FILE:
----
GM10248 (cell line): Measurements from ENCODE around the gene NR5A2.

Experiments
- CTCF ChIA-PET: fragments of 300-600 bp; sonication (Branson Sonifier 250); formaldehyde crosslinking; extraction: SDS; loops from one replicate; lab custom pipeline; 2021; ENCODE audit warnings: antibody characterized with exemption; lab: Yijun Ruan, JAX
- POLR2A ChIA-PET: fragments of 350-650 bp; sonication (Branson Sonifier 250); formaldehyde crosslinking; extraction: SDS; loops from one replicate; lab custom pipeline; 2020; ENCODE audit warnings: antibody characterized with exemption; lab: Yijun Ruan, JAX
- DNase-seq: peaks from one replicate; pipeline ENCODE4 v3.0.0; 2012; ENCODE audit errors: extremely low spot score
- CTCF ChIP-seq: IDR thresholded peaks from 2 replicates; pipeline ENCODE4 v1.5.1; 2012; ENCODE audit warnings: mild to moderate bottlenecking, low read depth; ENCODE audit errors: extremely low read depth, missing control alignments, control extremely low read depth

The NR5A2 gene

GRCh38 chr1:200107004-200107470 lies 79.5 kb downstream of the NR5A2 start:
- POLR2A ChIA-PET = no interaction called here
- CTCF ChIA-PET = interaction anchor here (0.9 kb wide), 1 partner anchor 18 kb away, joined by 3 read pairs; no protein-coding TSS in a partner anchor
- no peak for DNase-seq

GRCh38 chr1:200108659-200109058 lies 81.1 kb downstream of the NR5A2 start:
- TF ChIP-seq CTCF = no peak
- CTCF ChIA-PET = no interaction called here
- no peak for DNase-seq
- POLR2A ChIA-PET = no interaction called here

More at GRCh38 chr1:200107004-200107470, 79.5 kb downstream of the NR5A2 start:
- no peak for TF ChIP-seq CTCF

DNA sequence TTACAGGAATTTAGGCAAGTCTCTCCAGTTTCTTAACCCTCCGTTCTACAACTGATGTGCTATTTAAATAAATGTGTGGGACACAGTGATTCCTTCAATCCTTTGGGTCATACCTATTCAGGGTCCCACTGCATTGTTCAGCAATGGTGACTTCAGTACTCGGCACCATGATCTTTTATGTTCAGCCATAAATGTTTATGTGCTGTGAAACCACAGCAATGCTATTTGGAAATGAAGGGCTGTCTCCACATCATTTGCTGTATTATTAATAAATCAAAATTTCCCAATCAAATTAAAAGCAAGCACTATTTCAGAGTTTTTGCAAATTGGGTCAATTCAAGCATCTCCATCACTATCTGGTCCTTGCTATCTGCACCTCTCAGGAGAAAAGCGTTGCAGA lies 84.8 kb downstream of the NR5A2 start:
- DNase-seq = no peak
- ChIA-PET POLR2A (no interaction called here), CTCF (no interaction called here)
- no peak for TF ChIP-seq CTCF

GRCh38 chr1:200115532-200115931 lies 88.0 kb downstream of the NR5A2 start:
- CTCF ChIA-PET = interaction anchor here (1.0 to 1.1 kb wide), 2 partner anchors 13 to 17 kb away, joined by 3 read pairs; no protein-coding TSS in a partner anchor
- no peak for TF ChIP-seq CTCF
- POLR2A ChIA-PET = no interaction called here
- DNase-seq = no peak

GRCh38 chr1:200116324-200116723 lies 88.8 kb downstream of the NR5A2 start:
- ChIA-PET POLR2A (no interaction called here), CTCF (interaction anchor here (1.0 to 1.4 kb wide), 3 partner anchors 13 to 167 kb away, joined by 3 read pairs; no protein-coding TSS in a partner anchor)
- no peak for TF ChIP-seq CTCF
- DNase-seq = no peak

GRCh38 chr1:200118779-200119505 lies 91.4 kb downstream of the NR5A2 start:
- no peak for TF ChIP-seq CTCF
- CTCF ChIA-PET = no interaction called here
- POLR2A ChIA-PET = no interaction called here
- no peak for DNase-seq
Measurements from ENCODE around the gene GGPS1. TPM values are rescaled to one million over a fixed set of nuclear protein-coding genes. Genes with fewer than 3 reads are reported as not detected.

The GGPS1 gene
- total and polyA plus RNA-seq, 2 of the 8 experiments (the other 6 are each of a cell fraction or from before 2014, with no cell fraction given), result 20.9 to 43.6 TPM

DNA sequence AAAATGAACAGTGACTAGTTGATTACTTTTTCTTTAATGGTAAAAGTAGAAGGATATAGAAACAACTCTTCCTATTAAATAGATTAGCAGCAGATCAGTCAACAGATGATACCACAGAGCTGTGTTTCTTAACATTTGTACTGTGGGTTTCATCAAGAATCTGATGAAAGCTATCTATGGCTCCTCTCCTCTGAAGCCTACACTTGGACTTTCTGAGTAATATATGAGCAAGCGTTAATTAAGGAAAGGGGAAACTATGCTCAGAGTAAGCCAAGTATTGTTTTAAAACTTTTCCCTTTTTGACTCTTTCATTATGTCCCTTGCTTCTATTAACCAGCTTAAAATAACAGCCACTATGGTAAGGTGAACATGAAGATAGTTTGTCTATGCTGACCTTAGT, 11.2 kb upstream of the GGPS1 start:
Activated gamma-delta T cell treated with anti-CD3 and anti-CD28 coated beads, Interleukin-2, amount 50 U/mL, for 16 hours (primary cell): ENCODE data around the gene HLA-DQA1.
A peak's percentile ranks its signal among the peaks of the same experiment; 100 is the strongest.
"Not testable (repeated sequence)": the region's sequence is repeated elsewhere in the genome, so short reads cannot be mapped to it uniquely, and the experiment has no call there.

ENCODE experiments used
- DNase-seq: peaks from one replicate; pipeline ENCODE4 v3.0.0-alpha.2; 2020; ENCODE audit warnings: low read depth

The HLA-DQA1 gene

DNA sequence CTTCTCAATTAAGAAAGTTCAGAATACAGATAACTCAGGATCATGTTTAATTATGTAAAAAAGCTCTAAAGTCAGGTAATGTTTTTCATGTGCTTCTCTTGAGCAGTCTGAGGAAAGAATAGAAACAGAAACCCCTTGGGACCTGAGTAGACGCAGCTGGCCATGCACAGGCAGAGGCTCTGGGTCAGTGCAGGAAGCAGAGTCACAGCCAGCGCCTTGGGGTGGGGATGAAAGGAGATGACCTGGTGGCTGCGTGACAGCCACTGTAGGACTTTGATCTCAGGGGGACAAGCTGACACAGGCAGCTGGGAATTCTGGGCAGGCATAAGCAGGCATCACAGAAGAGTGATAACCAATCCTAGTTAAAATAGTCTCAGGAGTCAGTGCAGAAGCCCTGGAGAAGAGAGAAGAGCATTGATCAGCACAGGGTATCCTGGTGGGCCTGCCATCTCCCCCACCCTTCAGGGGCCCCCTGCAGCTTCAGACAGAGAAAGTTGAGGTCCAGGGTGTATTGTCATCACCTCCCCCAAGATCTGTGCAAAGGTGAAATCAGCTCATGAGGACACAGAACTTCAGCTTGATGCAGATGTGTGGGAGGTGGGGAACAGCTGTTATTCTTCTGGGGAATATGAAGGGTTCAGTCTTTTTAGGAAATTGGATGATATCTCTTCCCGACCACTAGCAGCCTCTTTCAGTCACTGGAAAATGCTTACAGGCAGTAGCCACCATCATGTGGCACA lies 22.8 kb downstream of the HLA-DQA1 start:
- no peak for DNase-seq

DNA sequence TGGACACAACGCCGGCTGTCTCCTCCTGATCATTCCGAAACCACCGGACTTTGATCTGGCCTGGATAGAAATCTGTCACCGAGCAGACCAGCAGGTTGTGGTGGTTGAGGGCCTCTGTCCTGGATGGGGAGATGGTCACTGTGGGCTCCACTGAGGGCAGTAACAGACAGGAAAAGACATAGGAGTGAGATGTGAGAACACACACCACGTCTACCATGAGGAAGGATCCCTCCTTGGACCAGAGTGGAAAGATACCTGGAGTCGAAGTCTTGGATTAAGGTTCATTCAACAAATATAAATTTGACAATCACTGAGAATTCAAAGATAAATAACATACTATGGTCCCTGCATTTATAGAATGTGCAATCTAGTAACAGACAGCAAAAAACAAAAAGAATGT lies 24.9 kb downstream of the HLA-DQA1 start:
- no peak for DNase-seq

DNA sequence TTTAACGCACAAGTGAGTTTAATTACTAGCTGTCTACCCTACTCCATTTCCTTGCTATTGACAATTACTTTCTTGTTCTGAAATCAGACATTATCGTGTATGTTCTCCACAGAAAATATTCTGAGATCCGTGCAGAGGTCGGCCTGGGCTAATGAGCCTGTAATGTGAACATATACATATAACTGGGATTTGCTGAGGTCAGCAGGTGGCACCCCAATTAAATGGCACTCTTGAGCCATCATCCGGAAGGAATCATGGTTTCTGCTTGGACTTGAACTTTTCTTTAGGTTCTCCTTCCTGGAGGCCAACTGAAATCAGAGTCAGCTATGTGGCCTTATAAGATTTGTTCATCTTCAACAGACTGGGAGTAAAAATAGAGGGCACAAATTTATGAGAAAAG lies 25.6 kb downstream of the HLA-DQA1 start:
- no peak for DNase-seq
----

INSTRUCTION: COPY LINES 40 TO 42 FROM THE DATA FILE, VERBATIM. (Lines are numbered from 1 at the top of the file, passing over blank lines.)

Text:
DNA sequence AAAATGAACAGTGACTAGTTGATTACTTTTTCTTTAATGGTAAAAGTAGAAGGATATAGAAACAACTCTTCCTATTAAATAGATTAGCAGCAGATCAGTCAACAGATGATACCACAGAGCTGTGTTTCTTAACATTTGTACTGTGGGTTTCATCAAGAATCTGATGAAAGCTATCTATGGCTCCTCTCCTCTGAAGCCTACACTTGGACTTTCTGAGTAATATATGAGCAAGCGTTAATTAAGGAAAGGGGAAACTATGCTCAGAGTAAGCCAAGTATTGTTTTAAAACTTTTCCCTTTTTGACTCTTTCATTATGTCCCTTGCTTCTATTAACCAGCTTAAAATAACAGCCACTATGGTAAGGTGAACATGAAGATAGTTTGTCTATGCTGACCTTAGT, 11.2 kb upstream of the GGPS1 start:
Activated gamma-delta T cell treated with anti-CD3 and anti-CD28 coated beads, Interleukin-2, amount 50 U/mL, for 16 hours (primary cell): ENCODE data around the gene HLA-DQA1.
A peak's percentile ranks its signal among the peaks of the same experiment; 100 is the strongest.